Sunday, August 7, 2022

Faith



I want to write about faith,
about the way the moon rises
over cold snow, night after night,
faithful even as it fades from fullness,
slowly becoming that last curving and impossible
sliver of light before the final darkness.
But I have no faith myself
I refuse it even the smallest entry.
Let this then, my small poem,
like a new moon, slender and barely open,
be the first prayer that opens me to faith.


-- David Whyte (1955- ), Anglo-Irish poet and writer

Scriptural connection: Luke 12:32-40, Proper 14C

Immanence

Morning visitors in St. Lucia

I come in the little things,
Saith the Lord:
Not borne on morning wings
Of majesty, but I have set My Feet
Amidst the delicate and bladed wheat
That springs triumphant in the furrowed sod.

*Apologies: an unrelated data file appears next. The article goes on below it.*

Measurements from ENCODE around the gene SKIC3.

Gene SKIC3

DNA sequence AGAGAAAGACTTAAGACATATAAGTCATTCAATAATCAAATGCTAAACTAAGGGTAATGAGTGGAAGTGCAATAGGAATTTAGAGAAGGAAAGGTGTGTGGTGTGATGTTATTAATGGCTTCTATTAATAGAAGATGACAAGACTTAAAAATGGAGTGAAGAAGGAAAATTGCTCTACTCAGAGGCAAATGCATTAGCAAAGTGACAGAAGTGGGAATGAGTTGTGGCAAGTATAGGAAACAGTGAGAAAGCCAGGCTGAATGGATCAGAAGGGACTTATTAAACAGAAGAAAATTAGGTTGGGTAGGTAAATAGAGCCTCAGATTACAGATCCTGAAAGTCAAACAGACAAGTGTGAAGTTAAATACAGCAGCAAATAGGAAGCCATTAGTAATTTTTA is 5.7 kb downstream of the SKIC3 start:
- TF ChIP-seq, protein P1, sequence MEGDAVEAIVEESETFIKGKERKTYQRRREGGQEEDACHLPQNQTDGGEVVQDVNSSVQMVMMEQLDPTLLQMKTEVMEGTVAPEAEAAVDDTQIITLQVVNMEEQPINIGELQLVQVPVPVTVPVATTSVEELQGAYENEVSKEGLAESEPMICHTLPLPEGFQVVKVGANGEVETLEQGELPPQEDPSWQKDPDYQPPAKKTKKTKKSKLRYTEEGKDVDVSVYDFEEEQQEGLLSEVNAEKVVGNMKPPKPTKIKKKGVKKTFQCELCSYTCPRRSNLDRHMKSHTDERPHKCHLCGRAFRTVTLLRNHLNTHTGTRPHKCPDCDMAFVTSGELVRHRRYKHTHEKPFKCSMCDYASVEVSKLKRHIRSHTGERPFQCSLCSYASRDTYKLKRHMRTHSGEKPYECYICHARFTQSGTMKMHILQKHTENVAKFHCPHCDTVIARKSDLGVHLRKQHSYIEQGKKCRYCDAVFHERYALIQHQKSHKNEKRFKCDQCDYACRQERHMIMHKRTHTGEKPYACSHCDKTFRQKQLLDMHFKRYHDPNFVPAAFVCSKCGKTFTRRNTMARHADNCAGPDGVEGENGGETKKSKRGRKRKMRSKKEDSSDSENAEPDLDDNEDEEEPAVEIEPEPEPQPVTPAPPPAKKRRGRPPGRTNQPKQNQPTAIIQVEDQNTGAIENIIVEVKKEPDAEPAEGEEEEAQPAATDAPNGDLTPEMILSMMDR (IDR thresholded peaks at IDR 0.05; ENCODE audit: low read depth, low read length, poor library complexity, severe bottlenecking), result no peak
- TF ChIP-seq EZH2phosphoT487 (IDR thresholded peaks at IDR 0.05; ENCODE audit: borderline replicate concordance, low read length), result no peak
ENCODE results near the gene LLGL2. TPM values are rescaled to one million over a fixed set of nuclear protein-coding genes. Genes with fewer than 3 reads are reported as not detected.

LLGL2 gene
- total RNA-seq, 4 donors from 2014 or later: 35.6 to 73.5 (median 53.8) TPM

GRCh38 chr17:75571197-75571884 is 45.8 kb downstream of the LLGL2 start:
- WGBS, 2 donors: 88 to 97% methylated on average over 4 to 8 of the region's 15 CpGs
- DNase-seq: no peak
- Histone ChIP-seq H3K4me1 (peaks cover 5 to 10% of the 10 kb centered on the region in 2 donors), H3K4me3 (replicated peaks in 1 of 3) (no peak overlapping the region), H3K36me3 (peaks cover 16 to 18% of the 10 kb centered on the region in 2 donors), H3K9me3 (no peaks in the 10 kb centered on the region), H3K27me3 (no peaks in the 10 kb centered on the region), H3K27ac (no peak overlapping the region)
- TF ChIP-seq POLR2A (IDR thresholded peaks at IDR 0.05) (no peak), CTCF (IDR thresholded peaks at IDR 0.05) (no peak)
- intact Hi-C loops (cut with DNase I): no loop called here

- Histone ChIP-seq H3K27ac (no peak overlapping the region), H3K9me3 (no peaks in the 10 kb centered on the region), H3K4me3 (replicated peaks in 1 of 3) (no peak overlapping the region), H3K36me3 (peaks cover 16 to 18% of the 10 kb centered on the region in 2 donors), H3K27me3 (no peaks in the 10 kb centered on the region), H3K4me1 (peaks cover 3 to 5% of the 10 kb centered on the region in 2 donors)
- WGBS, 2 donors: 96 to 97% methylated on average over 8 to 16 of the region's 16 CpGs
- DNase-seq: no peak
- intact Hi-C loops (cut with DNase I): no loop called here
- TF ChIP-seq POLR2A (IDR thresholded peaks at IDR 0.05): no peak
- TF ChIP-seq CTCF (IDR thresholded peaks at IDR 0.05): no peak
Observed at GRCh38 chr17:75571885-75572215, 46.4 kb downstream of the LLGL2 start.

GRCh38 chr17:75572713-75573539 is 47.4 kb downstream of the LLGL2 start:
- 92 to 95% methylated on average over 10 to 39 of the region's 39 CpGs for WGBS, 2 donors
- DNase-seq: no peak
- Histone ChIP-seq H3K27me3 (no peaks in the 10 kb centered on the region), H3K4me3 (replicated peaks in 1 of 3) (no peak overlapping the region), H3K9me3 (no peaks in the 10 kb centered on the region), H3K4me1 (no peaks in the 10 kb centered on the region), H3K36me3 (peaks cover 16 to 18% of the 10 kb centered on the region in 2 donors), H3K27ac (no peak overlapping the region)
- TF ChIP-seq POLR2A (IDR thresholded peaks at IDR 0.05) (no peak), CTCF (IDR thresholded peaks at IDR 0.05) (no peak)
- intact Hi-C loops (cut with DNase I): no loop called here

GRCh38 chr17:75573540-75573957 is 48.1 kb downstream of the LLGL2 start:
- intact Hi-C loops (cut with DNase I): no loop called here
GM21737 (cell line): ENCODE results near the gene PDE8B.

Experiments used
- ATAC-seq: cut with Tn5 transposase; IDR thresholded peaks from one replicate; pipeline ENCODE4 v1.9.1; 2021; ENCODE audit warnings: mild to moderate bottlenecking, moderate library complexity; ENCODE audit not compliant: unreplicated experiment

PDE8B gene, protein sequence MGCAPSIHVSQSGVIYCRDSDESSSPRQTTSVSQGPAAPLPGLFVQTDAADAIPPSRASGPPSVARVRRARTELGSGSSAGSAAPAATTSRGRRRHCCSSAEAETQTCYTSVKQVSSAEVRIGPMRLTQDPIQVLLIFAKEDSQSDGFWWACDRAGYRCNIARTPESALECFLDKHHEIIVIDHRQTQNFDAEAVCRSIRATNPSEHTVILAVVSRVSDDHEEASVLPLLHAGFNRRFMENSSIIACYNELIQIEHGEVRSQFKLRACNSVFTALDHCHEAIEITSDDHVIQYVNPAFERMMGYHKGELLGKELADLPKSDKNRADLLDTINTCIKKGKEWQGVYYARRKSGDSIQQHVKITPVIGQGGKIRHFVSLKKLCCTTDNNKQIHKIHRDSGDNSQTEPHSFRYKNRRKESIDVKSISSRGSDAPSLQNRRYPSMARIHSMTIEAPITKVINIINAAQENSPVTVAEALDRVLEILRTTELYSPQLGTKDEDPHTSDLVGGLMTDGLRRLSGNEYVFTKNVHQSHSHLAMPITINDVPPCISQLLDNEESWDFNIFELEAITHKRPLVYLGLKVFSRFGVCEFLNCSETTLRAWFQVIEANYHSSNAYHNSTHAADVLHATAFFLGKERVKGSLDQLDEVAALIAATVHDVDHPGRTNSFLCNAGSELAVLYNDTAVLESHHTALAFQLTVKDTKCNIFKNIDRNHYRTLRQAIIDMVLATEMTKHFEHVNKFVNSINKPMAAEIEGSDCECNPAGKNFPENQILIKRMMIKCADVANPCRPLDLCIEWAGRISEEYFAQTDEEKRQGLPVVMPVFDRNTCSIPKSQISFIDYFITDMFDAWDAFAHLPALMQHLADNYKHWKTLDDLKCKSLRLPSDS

There do I dwell, in weakness and in power;
Not broken or divided, saith our God!
In your strait garden plot I come to flower:
About your porch My Vine
Meek, fruitful, doth entwine;
Waits, at the threshold, Love’s appointed hour.

I come in the little things,
Saith the Lord:
Yea! on the glancing wings
Of eager birds, the softly pattering feet
Of furred and gentle beasts, I come to meet
Your hard and wayward heart. In brown bright eyes
That peep from out the brake, I stand confest.
On every nest
Where feathery Patience is content to brood
And leaves her pleasure for the high emprize
Of motherhood—
There doth My Godhead rest.

I come in the little things,
Saith the Lord:
My starry wings I do forsake,
Love’s highway of humility to take:
Meekly I fit My stature to your need.
In beggar’s part
About your gates I shall not cease to plead—
As man, to speak with man—
Till by such art I shall achieve
My Immemorial Plan,
Pass the low lintel of the human heart.

-- Evelyn Underhill (1875-1941) English Anglo-Catholic writer, teacher, mystic and pacifist.

Saturday, August 6, 2022